My husband is from a home in which he had a older father and although he may have been wiser, his father died from a heart attack when he was 16. Having kids when you are older comes with great risk even if you appear to be in excellent health. I think waiting till you are in your 30's is certainly fine but when you are in your 40's the question you should be asking yourself is if you really want to have kids.

Posted by: Anonymous | June 11, 2007 11:21 AM | Report abuse

If we're definitely having kids, I do wish we'd had them earlier (maybe late 20s) but I didn't get married until I was 28 (I'm now 31). However, it appears there may be a few fertility issues and I've sort of decided that if I don't have kids in the next couple of years either through some treatment or adoption, I'm just not going to do it at all.

Posted by: Arlington | June 11, 2007 11:29 AM | Report abuse

anon @ 11:29,

Speaking as one of those people trying to have a child in their 40's, I can assure you that not all of us already have one foot in the grave. As long as you've taken care of yourself prior to the 40's, there's no reason why becoming a parent in that decade would be a problem.

Posted by: John L | June 11, 2007 11:42 AM | Report abuse

Unfortunately, when people in their 20's they choose to not have kids because they are choosing to spend their time "having fun."(going to bars, long string of bad relationships, trying to decide what they want to do with their lives)
---

that's a lot of imagining, isn't it? I don't remember a string of bad relationships, but I'm sure glad I didn't get stuck in my original dead-end career path- finding myself allowed me to go back to grad school (a true impossibility with 2 kids under 5), find the right company, make that nest egg, buy that house, then get married and start a family. If I did it backwards: have a kid, then get married, then buy a house, then find a good career how would that help?

Posted by: DCer | June 11, 2007 11:43 AM | Report abuse

I think everyone is ignoring the wide variations in energy levels/wisdom/financial security to be found at just about every age. My husband and I met when I was 23 and he was 38. We didn't get married until we wanted to have a child (at 36 and 51) and had our child when I was 37 (nearly 38) and he was 53. We are both fit and active and so far don't see a whole lot of difference between us and our younger colleagues having children except that we are much more financially stable than we were when we met (just out of school -undergrad and grad). If we had chronic health conditions, I agree it could have been worse. Once we found the child to be free of chromosomal abnormalities and I had the world's easiest pregnancy, it's been a pretty normal situation.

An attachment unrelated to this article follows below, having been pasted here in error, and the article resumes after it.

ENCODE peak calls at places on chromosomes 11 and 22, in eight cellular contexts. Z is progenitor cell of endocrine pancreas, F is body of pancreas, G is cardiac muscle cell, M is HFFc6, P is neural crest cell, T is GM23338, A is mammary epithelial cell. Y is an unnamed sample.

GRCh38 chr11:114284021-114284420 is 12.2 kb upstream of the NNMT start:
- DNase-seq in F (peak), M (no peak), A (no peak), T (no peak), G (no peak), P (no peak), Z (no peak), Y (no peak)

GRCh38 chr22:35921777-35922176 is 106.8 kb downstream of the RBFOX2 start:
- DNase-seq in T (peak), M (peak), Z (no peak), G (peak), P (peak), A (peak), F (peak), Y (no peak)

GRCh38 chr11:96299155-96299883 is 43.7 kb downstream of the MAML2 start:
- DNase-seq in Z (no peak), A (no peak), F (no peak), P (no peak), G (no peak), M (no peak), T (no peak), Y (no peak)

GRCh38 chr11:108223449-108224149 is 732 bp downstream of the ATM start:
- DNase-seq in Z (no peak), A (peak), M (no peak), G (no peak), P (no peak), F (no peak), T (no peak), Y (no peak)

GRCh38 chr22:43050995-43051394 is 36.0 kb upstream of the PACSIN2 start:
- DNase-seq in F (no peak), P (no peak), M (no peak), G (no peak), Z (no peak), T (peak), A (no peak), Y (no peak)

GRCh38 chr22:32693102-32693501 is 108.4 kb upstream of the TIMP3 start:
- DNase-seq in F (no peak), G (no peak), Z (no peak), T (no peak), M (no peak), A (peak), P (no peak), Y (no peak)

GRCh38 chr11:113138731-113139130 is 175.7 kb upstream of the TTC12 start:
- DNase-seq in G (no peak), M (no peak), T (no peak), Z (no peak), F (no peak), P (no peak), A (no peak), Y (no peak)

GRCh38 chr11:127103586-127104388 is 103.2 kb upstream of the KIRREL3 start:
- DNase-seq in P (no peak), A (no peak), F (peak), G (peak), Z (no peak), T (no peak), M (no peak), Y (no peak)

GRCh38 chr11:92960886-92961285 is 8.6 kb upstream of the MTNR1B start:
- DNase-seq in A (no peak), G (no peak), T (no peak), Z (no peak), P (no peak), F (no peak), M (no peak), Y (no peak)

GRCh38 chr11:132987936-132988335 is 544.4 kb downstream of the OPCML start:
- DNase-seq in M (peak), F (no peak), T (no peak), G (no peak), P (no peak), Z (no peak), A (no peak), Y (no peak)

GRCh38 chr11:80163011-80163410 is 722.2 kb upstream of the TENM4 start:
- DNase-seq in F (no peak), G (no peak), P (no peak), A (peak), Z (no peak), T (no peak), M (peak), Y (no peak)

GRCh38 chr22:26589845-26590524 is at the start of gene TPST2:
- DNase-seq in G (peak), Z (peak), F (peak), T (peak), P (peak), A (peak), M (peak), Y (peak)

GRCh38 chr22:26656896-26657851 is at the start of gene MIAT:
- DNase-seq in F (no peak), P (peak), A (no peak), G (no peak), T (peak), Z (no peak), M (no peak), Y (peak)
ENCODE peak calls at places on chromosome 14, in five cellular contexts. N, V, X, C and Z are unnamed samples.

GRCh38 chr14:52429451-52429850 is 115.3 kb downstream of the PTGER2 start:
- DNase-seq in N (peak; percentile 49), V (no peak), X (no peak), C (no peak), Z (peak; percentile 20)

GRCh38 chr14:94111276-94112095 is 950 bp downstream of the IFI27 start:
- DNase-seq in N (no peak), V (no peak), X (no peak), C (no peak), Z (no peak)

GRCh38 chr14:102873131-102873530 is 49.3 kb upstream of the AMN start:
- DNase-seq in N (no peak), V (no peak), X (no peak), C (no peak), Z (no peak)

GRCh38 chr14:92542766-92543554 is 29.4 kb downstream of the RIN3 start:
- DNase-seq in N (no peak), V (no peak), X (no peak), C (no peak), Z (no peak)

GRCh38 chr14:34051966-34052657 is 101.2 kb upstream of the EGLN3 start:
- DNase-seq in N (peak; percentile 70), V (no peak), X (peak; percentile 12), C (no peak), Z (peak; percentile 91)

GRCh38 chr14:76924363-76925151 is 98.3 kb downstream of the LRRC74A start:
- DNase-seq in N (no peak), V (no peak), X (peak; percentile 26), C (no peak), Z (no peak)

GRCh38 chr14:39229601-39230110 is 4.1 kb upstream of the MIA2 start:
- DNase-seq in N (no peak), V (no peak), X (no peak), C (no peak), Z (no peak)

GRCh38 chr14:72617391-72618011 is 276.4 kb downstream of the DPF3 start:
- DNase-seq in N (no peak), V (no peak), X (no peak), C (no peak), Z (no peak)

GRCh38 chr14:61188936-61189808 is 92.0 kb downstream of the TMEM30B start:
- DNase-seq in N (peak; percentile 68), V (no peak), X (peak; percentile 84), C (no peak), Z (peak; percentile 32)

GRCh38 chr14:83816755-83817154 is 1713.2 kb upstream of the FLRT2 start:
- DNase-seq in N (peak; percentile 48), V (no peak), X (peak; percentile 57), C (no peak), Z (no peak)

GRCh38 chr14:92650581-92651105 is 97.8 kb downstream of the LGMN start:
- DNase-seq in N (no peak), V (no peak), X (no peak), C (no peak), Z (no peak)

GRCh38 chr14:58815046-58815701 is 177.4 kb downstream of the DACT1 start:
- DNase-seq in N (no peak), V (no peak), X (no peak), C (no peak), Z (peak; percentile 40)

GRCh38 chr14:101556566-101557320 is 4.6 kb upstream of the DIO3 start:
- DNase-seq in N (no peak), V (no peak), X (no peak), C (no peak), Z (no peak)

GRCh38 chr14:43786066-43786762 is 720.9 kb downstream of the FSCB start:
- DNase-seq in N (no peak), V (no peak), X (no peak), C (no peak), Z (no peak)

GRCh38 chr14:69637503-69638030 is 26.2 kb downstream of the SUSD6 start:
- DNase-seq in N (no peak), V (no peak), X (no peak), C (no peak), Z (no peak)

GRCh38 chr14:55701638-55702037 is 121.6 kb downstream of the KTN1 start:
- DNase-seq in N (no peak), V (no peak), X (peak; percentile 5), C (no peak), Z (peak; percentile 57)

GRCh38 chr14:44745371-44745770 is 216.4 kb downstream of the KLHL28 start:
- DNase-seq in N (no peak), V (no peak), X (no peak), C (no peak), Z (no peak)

Another advantage I now have over my past younger self is a large amount of flexibility about where and how I get my work done because I am established and have an excellent track record.

Posted by: MaryB | June 11, 2007 11:49 AM | Report abuse

John L

"Speaking as one of those people trying to have a child in their 40's, I can assure you that not all of us already have one foot in the grave."

You are middle aged in your 40s. Isn't that one foot in the grave?

Posted by: Anonymous | June 11, 2007 11:52 AM | Report abuse

My mom had me at 34, which was kind of late to have kids twenty-something years ago (she threw a fit when the doctor put "elderly primapartum" on her chart and made them change it). My sister and brother came two years later. My parents aren't really the rough-and-tumble athletic kind anyway, so their "advanced" age didn't matter much in that regard, and having two parents who've both done a good deal of living and learning was a priceless experience. It's funny sometimes, though, as I have a friend who's five years younger than I am, whose father is *twenty years* younger than my parents.

Personally, I can't imagine having kids much before 35, mostly because I think it'll take that long before I'm settled, financially secure, and hopefully partnered. Seeing as how an American woman's current life expectancy is in the mid-eighties, I think fifty years will be enough time for my kids and grandkids to enjoy me.

Posted by: popslashgirl | June 11, 2007 11:59 AM | Report abuse

The best time to become a parent is when you get pregnant.

Posted by: sumlukelark | June 11, 2007 12:05 PM | Report abuse

I find older first time parents very nervous and uptight- they've waited so long for a baby that they just cannot relax.

Posted by: Tucker | June 11, 2007 07:24 AM

It's the parents in their 20s who are calling home and talking with their parents to ask basic childcare questions rather than doing it their own way. Don't have kids 'til you can make decisions about raising them without consulting your family committee. Older first time parents are secure in what they're doing. Less anxious parents make for good parents.